At its meeting on Thursday 14th November, Calderdale Clinical Commissioning Group’s Governing Body faced questions from the public about A&E.
Presenting his Report, the Chief Officer, Dr Matt Walsh, said that the national crisis in Accident and Emergency (A&E) is being felt in the Calderdale and Huddersfield NHS Foundation Trust (CHFT).
Calderdale & Huddersfield A&E have one of the worst staffing levels in England
Dr Chris Day, a member of Calderdale NHS 38 Degrees, asked:
“Can the chief officer give an immediate assurance that safe staffing levels will be achieved and maintained in Calderdale A&E? Including, for example, a minimum ratio of one fully qualified nurse to eight patients in all hospitals and properly qualified paramedics and support staff on all emergency ambulances.”
BBC Freedom Of Information requests have shown that the CHFT Trust is not recruiting sufficient staff – more than one in ten posts are vacant. Calderdale A&E has one of the worst staffing levels in England.
A recent article by Jacky Davis in the Guardian reports that:
“NHS staff are trying to keep the service going while the infrastructure is cut away from under them. Since the coalition has come to power 20,000 nursing posts have been lost or left vacant, 8,000 beds cut and A&E performance is at an eight-year low.”
There would be a lot more money to spend on staffing and essential NHS infrastructure if Calderdale CCG did not have to spend around 10% of its budget repaying the huge Private Finance Initiative debt for the construction of Calderdale Royal Hospital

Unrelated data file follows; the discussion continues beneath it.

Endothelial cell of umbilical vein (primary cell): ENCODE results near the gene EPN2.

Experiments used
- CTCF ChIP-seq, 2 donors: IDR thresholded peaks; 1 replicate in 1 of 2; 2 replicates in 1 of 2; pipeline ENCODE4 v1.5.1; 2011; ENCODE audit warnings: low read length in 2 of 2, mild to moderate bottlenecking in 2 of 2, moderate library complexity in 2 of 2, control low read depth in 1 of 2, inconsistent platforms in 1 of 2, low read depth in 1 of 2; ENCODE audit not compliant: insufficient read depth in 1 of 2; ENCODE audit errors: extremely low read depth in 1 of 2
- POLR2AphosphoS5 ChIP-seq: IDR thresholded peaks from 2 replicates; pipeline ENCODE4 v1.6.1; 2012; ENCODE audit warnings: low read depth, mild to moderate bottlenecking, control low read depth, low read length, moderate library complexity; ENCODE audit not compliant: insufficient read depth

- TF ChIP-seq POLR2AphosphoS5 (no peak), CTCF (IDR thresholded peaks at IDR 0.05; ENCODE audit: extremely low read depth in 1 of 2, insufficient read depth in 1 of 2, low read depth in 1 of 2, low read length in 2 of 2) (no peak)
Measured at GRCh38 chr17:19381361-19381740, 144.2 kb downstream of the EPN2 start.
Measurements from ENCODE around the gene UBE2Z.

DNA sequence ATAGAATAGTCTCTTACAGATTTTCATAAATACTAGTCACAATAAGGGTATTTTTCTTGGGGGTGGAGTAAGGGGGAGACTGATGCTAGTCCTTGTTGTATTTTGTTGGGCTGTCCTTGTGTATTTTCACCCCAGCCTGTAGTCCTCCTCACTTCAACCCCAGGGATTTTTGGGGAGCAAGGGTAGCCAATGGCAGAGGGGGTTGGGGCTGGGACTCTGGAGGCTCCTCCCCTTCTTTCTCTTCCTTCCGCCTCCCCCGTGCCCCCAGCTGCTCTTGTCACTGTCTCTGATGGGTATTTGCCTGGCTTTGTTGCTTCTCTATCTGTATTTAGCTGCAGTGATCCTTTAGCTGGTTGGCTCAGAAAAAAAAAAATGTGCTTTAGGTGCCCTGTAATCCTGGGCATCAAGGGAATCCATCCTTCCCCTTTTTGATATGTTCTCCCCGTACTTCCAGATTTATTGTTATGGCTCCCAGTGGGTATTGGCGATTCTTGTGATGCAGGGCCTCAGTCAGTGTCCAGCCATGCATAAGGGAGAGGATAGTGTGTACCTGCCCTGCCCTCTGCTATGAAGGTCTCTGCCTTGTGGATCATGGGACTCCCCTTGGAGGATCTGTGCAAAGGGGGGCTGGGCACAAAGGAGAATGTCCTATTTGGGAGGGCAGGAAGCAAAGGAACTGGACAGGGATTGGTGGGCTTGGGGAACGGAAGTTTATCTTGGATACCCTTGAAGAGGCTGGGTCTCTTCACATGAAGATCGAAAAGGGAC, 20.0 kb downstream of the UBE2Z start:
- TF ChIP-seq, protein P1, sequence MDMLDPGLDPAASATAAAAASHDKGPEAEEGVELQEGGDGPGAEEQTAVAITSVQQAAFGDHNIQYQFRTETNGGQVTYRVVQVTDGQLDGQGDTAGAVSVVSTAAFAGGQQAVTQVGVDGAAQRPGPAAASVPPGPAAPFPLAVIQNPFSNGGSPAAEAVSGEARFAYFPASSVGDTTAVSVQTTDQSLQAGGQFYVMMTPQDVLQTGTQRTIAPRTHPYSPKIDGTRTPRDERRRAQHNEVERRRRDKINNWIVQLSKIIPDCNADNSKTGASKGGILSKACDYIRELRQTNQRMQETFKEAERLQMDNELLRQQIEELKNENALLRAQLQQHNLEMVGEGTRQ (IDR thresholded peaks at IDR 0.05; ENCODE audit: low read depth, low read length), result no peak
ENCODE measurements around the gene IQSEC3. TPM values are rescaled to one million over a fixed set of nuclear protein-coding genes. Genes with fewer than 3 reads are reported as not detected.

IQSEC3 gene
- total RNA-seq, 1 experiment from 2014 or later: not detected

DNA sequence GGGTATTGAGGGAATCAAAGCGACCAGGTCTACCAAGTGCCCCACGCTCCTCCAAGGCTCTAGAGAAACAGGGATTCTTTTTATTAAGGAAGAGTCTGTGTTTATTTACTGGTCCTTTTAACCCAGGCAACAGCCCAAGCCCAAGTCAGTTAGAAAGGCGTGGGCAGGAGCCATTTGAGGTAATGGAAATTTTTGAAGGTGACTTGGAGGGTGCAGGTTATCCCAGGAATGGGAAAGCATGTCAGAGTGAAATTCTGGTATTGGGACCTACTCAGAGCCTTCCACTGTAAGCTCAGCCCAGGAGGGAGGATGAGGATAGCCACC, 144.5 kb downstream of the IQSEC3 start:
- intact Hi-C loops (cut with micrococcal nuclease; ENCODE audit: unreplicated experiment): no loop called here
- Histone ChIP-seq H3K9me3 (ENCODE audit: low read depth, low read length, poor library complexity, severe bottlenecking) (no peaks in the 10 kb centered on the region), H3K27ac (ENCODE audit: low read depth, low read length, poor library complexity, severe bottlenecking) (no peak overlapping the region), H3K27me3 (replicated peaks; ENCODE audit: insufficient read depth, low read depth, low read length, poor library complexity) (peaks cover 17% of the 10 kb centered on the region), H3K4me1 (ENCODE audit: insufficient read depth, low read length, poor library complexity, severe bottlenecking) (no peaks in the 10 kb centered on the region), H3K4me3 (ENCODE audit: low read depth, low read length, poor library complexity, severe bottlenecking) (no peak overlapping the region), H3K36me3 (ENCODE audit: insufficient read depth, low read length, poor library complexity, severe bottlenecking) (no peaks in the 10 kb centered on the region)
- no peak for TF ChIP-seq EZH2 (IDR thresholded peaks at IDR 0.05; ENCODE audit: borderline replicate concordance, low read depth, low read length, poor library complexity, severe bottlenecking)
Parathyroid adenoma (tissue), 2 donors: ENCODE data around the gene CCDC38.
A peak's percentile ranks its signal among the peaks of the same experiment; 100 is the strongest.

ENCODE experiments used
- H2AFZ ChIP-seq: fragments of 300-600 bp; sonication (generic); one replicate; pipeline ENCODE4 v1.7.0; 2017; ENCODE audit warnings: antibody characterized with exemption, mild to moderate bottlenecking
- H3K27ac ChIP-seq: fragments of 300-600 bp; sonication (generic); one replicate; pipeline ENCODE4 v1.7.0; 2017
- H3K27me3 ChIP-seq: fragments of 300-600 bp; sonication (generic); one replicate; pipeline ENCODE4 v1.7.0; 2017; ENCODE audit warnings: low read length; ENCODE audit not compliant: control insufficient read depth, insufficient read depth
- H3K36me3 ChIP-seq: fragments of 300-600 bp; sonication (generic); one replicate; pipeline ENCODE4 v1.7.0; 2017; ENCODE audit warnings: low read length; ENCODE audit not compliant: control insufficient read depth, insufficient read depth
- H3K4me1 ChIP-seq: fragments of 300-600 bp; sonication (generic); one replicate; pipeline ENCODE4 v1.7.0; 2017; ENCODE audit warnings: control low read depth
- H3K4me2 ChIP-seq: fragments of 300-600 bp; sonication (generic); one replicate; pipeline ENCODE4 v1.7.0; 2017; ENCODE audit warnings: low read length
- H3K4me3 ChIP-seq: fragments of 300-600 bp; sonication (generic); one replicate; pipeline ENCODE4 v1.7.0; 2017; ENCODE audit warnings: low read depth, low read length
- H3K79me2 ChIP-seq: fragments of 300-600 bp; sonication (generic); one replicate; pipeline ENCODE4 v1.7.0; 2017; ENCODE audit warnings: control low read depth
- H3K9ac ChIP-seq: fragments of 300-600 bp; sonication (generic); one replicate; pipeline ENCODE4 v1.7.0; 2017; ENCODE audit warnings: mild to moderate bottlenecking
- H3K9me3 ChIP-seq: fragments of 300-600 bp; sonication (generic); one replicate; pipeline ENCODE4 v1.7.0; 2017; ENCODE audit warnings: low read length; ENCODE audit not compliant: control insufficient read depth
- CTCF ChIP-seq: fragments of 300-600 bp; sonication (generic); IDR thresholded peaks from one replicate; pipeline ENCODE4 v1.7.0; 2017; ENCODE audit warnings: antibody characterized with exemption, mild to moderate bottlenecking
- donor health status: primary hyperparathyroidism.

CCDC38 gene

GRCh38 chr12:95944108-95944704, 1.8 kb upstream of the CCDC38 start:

Dr Walsh said that the CCG’s strategic planning programme is looking at Dr Day’s question, and that
“all appropriate contracting processes are operating in line with contracting obligations and money is flowing to contractors to enable them to deliver what commissioners ask them to deliver. It is the providers’ job to provide staffing levels needed to do what commissioners ask.”
‘System is running hot’
In the second quarter of 2013, CHFT was ranked in the bottom quartile for the target of seeing 95% of A&E patients within 4 hours. Things had not improved by September, when the CCCG Finance and Performance Committee heard that A&E hadn’t met the 4 hour target for the past two months.
The Governing Body discussed the current Performance Report, which showed that overall Calderdale is achieving the 4 hour standard for access to A&E (95.1% during Q2), although performance has varied during 2013/14. Dr Matt Walsh said,
“The numbers look good but there’s a lot of pressure in the system to keep the figures right. The system is running hot at the moment in relation to the 95% target for patients to be seen within 4 hours in A &E. The figures reported here on A&E are different from the feeling on the ground in the Urgent Care Board. We’re not sure if this is about staff on the ground, or the severity of patients’ conditions.”
Debbie Graham, Head of Service Improvement, added that in October Calderdale CCG had asked for outside help from the Emergency Care Intensive Support Team, in figuring out why A&E feels so hot, and how much is to do with the flow out of patients and delayed transfer of care out of A&E.
Would it not make more sense to consider the obvious need to improve staffing levels in Calderdale A&E, so that A&E is fully staffed, instead of only 90% staffed? Dr Walsh told Dr Day that “it’s the provider’s job to provide staffing levels needed to do what commissioners ask” – but is Calderdale CCG paying Calderdale and Huddersfield Foundation Trust enough for them to employ enough A&E staff? What about the £4m “efficiency savings” that Calderdale CCG has to make this year? How many A&E staff would that pay for?